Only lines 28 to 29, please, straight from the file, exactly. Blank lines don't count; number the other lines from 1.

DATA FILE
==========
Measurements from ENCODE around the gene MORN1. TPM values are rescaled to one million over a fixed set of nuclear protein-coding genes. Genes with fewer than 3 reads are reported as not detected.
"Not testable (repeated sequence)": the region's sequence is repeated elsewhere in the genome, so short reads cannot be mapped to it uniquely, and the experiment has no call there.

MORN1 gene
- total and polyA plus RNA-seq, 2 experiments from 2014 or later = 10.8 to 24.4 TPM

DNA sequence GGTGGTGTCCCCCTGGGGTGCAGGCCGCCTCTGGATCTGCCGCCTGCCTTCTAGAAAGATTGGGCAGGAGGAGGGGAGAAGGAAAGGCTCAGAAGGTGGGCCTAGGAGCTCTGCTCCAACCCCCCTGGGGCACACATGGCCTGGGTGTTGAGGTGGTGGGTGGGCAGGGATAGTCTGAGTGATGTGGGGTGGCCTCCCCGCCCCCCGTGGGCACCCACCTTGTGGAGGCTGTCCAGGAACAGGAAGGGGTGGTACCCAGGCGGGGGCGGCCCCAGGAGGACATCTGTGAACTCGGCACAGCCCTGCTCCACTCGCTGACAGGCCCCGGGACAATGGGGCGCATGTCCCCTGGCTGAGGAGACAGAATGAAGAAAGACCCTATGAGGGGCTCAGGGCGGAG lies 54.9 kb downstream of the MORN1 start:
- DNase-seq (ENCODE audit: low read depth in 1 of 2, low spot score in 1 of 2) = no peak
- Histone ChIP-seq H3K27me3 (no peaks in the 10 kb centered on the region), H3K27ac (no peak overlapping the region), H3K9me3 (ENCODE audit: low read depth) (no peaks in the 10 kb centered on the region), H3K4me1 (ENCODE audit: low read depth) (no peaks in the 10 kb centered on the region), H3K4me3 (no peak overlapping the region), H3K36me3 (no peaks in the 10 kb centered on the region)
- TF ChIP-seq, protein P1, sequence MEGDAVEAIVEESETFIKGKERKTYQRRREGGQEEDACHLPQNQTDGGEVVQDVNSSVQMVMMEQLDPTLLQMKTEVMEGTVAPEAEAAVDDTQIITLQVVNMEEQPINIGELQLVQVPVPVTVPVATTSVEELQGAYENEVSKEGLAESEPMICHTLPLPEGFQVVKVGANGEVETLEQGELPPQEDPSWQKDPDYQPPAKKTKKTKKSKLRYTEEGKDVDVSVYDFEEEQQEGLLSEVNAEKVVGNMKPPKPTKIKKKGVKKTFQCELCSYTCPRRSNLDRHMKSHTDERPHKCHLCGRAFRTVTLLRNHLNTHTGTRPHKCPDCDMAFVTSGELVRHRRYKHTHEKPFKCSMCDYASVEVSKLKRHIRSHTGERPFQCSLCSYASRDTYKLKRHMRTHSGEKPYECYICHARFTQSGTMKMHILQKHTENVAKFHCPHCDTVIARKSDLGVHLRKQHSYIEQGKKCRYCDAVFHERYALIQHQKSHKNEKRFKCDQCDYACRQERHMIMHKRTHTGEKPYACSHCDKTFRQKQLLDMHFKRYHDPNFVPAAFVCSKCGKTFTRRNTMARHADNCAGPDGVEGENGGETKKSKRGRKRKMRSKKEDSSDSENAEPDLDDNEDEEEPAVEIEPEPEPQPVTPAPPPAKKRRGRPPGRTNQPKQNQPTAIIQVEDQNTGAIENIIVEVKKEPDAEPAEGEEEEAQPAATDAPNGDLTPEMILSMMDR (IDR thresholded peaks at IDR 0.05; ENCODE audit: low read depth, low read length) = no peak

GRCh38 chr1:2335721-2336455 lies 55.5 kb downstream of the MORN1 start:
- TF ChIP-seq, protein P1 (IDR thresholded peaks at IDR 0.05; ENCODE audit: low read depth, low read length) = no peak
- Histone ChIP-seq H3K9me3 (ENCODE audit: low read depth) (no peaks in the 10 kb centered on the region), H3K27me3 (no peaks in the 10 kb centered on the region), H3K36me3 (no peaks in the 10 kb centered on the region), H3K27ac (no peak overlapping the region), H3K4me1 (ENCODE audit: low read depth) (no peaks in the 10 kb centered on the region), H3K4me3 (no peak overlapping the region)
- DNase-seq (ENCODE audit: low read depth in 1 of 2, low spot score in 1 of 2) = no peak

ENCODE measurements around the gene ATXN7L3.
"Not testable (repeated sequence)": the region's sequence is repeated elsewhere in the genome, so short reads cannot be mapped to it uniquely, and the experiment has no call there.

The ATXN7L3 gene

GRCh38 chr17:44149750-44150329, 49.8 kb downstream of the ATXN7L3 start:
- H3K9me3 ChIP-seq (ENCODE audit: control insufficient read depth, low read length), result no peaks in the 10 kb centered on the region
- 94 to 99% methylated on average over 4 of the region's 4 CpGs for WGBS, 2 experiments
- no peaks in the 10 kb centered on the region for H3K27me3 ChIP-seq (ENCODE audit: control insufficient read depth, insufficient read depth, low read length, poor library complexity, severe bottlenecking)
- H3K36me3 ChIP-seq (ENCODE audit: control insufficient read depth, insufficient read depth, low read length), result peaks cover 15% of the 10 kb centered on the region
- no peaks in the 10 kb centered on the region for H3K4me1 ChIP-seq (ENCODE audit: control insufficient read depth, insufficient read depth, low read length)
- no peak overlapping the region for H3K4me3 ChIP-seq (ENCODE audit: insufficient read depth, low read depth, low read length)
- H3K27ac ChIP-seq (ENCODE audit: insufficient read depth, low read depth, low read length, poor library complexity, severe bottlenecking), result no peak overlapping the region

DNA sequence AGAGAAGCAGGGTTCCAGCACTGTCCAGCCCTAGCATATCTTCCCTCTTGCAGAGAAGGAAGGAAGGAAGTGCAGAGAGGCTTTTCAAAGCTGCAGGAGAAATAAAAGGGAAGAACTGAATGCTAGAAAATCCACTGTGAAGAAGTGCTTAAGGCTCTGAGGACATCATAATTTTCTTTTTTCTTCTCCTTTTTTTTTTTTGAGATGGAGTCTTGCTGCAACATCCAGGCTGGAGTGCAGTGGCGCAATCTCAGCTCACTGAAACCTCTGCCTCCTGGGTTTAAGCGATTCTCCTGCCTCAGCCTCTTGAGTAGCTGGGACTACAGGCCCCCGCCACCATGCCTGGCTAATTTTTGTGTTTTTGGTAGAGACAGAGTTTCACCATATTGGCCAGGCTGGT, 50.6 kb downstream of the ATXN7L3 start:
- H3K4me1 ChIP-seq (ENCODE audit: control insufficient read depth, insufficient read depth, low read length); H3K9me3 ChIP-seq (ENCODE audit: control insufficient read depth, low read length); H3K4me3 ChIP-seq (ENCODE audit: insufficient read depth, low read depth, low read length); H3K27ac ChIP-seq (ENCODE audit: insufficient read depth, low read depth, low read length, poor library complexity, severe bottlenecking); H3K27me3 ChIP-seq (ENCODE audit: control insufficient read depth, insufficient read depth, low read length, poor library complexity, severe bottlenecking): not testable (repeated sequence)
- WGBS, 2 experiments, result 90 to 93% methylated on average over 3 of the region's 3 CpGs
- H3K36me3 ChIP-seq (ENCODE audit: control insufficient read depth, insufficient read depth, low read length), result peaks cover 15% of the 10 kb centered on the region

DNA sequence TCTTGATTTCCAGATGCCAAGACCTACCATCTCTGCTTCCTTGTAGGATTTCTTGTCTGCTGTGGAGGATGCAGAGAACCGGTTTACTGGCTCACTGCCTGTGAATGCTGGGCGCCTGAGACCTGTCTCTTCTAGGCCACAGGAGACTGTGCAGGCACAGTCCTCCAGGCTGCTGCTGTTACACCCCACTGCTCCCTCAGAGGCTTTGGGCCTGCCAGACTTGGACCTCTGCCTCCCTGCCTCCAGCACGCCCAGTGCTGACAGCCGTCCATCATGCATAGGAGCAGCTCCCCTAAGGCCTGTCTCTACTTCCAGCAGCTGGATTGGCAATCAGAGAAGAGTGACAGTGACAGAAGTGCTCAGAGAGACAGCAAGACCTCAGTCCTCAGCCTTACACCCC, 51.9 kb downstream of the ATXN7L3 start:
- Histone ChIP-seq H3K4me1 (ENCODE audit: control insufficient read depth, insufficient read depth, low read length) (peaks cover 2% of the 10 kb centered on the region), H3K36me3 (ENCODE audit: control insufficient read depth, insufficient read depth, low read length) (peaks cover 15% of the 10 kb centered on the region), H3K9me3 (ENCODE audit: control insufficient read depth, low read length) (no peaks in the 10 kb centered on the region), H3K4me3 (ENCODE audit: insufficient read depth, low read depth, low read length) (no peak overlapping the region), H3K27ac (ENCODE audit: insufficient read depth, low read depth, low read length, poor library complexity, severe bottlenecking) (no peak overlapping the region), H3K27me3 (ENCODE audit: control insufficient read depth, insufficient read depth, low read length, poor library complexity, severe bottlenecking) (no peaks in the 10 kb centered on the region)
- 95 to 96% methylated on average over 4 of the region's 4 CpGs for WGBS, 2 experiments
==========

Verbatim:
DNA sequence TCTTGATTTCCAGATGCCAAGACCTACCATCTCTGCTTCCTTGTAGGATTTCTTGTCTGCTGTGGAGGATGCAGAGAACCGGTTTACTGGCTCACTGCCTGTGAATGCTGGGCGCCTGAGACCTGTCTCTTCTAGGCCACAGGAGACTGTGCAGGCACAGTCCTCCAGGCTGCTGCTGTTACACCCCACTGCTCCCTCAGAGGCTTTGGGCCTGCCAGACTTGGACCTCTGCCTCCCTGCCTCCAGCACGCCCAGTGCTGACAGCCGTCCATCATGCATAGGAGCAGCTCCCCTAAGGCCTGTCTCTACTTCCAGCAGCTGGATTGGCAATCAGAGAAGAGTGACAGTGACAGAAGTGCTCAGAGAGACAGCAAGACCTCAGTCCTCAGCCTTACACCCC, 51.9 kb downstream of the ATXN7L3 start:
- Histone ChIP-seq H3K4me1 (ENCODE audit: control insufficient read depth, insufficient read depth, low read length) (peaks cover 2% of the 10 kb centered on the region), H3K36me3 (ENCODE audit: control insufficient read depth, insufficient read depth, low read length) (peaks cover 15% of the 10 kb centered on the region), H3K9me3 (ENCODE audit: control insufficient read depth, low read length) (no peaks in the 10 kb centered on the region), H3K4me3 (ENCODE audit: insufficient read depth, low read depth, low read length) (no peak overlapping the region), H3K27ac (ENCODE audit: insufficient read depth, low read depth, low read length, poor library complexity, severe bottlenecking) (no peak overlapping the region), H3K27me3 (ENCODE audit: control insufficient read depth, insufficient read depth, low read length, poor library complexity, severe bottlenecking) (no peaks in the 10 kb centered on the region)